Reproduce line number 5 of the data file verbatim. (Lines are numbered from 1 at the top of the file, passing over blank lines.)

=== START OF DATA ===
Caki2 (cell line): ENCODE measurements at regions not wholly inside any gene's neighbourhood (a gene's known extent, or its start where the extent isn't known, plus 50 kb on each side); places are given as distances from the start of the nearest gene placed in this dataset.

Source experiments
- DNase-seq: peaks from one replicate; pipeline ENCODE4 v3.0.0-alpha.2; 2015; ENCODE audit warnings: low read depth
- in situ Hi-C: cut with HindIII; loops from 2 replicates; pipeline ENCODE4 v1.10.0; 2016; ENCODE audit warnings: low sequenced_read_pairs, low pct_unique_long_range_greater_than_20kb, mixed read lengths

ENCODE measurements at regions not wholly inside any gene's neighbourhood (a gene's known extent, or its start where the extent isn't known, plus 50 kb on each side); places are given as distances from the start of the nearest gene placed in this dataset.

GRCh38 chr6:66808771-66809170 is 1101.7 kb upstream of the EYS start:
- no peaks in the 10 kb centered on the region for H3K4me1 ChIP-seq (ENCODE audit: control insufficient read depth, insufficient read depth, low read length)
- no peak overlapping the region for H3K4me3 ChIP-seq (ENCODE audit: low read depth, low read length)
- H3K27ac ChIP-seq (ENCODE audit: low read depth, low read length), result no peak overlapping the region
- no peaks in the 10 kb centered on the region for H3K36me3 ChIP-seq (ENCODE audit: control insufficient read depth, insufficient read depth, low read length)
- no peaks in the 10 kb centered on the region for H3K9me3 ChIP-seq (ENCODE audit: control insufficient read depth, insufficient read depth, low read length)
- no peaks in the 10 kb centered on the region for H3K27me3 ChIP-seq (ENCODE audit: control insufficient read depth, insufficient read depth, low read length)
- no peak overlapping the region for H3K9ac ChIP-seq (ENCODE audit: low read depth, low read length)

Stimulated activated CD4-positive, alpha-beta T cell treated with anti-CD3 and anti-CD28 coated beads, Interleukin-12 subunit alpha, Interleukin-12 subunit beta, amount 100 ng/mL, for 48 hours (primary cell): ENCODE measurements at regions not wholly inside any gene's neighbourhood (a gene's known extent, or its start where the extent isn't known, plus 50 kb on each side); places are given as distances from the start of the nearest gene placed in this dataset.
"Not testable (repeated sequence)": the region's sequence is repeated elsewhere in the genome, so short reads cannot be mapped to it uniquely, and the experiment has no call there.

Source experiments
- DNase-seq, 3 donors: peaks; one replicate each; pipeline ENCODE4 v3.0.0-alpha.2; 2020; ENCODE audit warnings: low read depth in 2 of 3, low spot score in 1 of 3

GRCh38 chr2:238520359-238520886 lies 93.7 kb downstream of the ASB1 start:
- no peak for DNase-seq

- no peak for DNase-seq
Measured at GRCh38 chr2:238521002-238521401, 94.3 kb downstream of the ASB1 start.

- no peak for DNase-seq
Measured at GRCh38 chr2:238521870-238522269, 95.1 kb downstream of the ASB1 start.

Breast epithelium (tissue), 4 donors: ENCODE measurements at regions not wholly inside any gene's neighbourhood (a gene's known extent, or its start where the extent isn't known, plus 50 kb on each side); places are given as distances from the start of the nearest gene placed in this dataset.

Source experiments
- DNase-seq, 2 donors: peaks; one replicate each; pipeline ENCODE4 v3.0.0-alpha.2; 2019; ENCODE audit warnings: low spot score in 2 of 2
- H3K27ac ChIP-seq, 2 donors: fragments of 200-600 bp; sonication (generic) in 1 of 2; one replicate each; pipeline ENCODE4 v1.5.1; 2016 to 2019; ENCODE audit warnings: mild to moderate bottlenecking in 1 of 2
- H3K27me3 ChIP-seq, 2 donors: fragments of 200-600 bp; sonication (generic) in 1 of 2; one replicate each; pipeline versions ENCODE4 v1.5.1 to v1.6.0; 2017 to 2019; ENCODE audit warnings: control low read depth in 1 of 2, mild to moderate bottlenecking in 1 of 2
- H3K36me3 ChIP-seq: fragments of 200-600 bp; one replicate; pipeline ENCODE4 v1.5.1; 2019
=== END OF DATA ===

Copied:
ENCODE measurements at regions not wholly inside any gene's neighbourhood (a gene's known extent, or its start where the extent isn't known, plus 50 kb on each side); places are given as distances from the start of the nearest gene placed in this dataset.